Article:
Medieval Judaism Essay Research Paper MEDIEVAL JUDAISM

Medieval Judaism Essay, Research Paper MEDIEVAL JUDAISM In a review of a Jews in Antiquity by Baile, Martha Himmelfarb writes, “Biale does not minimize the Jews’ subjection

Medieval Judaism Essay, Research Paper


In a review of a Jews in Antiquity by Baile, Martha

Himmelfarb writes, “Biale does not minimize the Jews’ subjection

to local or distant lords. But, like Salo Baron before him, he

strives mightily to dispel the picture of Jewish, medieval life

as one long tale of ’suffering and learning.’ Hence the emphasis

upon the ‘considerable influence in high governing circles’ and

the significant degree of control over day-to-day life enjoyed by

many pre-modern Jewish communities. Hence, too, the attention to

‘the very active political struggles’ within those communities.

Normalization of Jewish political life, in this sense at least,

did not have to wait for the rise of Zionism” (Himmelfarb, 1994,


According to Himmelfarb, Baile gathers a body of references

to Jewish wealth in antiquity, wealth that he insists would have

created anti-Jewish feelings. Yet given the silence of the

ancient sources, it is hard to imagine that writers would have

emphasized the role of economic factors in antiquity if it were

not for the significant role played by the activities of the Jews

as moneylenders and merchants in the development of anti-Semitism

in medieval Europe.

Another striking example of the problematic use of a model

drawn from the Christian Middle Ages is an emphasis on an

economic cause for popular animosity toward the Jews. Medieval

sources neglect to mention such a cause, but ancient historians

are rarely interested in economic causes. A clear observation

(rather than stereotype) of Jews throughout history reveals that

while the Jewish people inhabit all socioeconomic levels, they

tend to be successful at whatever they do. It doesn’t happen

just because they’re Jewish and therefore chosen, it happens

because practicing, committed Jews know all their traditional

history-it’s part of Jewish parents’ responsibility to teach

their children to continue the Jewish tradition and commitment:

These commandments that I give you today are to be upon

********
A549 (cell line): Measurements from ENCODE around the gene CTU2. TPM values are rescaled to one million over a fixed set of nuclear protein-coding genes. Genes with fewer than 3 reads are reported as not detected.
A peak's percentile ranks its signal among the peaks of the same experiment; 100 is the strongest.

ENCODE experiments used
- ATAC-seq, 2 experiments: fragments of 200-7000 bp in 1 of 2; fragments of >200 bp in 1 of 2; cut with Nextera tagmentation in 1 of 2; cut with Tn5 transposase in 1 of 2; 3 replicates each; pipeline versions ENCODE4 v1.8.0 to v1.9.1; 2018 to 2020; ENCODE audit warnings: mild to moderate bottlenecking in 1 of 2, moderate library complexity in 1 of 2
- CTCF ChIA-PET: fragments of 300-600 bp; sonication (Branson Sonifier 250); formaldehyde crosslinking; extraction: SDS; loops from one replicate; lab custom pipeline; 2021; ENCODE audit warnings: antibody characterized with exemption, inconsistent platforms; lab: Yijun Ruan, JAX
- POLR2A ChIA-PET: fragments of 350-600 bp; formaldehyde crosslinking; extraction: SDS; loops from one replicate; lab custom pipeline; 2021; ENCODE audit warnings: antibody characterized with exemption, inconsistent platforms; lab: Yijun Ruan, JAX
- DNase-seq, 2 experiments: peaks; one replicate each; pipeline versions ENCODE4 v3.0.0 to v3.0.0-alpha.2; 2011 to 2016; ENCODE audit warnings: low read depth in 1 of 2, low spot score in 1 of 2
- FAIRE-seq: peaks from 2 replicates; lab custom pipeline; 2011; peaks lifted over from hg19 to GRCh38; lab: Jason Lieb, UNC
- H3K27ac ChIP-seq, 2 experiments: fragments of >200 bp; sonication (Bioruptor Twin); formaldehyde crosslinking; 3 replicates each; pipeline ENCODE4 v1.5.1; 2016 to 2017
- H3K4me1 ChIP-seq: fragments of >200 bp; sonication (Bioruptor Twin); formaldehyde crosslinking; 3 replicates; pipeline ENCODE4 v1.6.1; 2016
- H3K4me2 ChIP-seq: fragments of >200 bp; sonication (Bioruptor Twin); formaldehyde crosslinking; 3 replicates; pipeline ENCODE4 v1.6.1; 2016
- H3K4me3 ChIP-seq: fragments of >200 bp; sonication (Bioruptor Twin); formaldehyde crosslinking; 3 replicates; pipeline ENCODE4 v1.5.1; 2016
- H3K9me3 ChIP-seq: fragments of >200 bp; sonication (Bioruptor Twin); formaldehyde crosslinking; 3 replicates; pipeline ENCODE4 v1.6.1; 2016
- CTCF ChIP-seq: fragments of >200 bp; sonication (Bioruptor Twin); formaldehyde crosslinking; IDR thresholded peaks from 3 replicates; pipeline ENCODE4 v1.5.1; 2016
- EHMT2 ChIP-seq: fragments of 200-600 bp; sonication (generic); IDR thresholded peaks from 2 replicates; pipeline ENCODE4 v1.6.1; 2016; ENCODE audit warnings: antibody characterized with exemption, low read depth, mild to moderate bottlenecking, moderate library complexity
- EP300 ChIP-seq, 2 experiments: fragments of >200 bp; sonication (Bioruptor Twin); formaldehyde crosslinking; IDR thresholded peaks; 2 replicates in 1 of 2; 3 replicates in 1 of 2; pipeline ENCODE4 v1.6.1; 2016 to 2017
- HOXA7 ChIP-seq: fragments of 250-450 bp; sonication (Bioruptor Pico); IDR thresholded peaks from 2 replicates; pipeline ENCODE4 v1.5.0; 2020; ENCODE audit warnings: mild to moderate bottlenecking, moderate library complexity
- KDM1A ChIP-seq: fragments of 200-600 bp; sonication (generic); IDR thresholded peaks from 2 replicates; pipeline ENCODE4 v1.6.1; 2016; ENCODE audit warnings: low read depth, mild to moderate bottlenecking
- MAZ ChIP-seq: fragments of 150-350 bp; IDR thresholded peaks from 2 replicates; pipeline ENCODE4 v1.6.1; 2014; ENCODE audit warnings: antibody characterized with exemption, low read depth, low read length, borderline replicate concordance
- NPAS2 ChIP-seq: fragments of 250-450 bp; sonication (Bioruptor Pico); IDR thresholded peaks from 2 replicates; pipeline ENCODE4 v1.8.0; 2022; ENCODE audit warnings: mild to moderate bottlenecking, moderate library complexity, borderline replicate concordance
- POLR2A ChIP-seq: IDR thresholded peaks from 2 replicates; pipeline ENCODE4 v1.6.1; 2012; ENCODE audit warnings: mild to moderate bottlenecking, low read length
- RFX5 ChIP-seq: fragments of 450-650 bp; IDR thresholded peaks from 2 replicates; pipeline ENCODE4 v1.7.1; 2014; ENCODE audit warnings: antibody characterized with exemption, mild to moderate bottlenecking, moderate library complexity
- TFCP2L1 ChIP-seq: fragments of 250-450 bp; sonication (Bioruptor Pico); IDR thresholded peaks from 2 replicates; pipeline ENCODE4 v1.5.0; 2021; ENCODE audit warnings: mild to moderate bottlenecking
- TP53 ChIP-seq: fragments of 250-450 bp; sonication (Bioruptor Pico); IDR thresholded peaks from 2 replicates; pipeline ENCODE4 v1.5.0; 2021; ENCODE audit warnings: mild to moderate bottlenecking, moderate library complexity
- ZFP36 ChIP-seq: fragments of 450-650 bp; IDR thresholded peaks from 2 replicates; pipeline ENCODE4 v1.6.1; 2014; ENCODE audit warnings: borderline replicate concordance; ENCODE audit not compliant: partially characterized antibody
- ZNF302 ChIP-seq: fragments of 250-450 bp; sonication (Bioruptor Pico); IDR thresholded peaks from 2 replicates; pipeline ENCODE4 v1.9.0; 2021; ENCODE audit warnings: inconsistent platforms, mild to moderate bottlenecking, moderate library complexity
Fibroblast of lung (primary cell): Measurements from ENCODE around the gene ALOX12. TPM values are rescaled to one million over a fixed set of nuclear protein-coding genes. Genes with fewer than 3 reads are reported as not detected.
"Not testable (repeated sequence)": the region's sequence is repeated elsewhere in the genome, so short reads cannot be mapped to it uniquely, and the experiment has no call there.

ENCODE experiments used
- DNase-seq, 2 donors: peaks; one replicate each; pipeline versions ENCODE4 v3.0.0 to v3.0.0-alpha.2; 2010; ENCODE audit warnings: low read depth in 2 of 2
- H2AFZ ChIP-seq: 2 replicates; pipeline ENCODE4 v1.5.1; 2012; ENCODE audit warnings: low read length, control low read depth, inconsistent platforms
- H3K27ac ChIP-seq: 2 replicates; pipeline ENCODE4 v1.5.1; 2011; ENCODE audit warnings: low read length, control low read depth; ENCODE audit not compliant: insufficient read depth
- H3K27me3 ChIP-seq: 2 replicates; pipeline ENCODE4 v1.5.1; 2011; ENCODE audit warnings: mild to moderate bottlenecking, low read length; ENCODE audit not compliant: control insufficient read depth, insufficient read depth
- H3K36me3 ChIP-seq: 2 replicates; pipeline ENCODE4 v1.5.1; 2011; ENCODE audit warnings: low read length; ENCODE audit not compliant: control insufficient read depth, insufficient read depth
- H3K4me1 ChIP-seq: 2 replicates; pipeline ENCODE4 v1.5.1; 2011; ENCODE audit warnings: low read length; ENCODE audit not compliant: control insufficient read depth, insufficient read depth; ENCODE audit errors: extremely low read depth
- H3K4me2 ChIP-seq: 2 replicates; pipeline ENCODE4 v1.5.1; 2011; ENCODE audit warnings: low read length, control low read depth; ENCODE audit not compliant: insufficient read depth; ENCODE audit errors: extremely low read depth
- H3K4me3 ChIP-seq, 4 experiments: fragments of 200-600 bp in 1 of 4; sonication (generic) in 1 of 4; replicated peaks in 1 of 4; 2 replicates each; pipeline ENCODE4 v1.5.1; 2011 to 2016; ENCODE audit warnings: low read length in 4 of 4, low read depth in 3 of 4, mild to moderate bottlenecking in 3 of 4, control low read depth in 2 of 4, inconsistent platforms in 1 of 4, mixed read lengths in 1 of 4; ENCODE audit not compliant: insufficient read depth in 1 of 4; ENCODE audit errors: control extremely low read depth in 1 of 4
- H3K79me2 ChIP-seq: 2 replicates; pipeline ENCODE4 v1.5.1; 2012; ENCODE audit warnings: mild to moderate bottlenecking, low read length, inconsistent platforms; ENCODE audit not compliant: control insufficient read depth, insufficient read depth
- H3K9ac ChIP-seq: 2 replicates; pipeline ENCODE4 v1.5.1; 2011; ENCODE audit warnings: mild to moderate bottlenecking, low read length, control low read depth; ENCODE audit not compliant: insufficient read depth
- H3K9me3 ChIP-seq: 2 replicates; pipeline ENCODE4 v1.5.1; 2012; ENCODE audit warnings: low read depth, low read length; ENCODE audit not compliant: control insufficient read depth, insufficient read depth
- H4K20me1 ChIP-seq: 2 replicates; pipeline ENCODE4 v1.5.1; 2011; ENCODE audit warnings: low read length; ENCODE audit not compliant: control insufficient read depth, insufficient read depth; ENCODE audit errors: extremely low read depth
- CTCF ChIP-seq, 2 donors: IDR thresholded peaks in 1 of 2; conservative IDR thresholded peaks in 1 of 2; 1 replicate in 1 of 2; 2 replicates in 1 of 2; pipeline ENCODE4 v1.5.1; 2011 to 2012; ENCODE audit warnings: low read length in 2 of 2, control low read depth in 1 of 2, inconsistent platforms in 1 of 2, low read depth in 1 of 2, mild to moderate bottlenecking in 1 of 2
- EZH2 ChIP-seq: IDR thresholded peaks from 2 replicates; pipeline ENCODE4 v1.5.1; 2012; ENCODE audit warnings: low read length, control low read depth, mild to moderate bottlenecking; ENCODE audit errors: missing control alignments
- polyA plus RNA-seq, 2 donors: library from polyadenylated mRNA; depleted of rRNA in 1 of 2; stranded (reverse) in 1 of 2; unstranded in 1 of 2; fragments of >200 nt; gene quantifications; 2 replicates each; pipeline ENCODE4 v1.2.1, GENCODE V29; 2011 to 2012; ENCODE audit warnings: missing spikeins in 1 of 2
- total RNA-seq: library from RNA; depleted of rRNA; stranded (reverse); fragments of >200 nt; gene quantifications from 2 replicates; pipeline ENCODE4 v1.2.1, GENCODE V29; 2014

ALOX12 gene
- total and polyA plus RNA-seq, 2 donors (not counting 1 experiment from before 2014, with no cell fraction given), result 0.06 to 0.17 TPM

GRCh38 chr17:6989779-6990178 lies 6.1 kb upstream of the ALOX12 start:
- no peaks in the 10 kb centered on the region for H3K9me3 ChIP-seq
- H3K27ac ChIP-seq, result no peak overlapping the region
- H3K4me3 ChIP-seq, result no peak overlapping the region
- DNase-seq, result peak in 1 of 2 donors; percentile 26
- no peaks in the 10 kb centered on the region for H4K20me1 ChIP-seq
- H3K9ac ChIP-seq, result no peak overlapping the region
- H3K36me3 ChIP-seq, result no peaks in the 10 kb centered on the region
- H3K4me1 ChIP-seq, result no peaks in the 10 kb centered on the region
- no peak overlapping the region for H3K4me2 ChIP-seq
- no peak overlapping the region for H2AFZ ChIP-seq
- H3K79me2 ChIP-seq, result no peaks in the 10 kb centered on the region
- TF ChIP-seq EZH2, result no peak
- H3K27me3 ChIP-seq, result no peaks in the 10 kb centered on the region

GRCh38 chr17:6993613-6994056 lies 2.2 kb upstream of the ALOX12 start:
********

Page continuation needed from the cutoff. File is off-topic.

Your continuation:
your hearts. Impress them on your children. Talk

about them when you sit at home and when you walk along

the road, when you lie down and when you get up. Tie

them as symbols on your hands and bind them on your

foreheads. Write them on the doorframes of your houses

and on your gates (Deuteronomy 6:6-9, NIV).

More is known today about the Jewish philosophy of the time

than of specific Jewish life. Though there was a verbal battle

between two Islamic philosophers, Avicenna and al-Ghanzali,

regarding the validity of the Neoplatonism theory of God’s

relationship with and distance from mankind in general and

individuals in particular.

The premier Jewish philosopher of the era, Maimonides, was

highly gifted. He had gained knowledge of the Talmud,

philosophy, astronomy, mathematics, and medicine. After his

father and brother died, he took up the practice of medicine as a

means of earning a livelihood. In time he became physician in the

court of Saladin, and an Arabic historian states that Richard the

Lionhearted offered him a similar position in London, which he

declined (Shapiro, 1993). In addition, Maimonides produced many

important rabbinical and philosophical writings, as well as a

number of medical works that reveal him to have had an

understanding of medicine far in advance of his times. His

writings are generally accepted by Orthodox Jews and form part of

the Orthodox synagogue service. His principal philosophical work

is the Moreh Nebuhim (1190; Guide for the Perplexed). His

object, and this became the main object of medieval Jewish

philosophy, was to unify faith with reason, and to reconcile

Judaism with the teachings of Aristotle, whom Maimonides admired

above all philosophers. By definition, if Maimonides supported

the philosophy of Aristotle, he was opposed to the growing

doctrine of Neoplatonism.

The Jewish people of the Middle Ages were generally on the

high end of their respective levels, as they tend to be at any

point in history. There is evidence of growing anti-Semitism,

but the term could well be simply a misnomer for jealousy and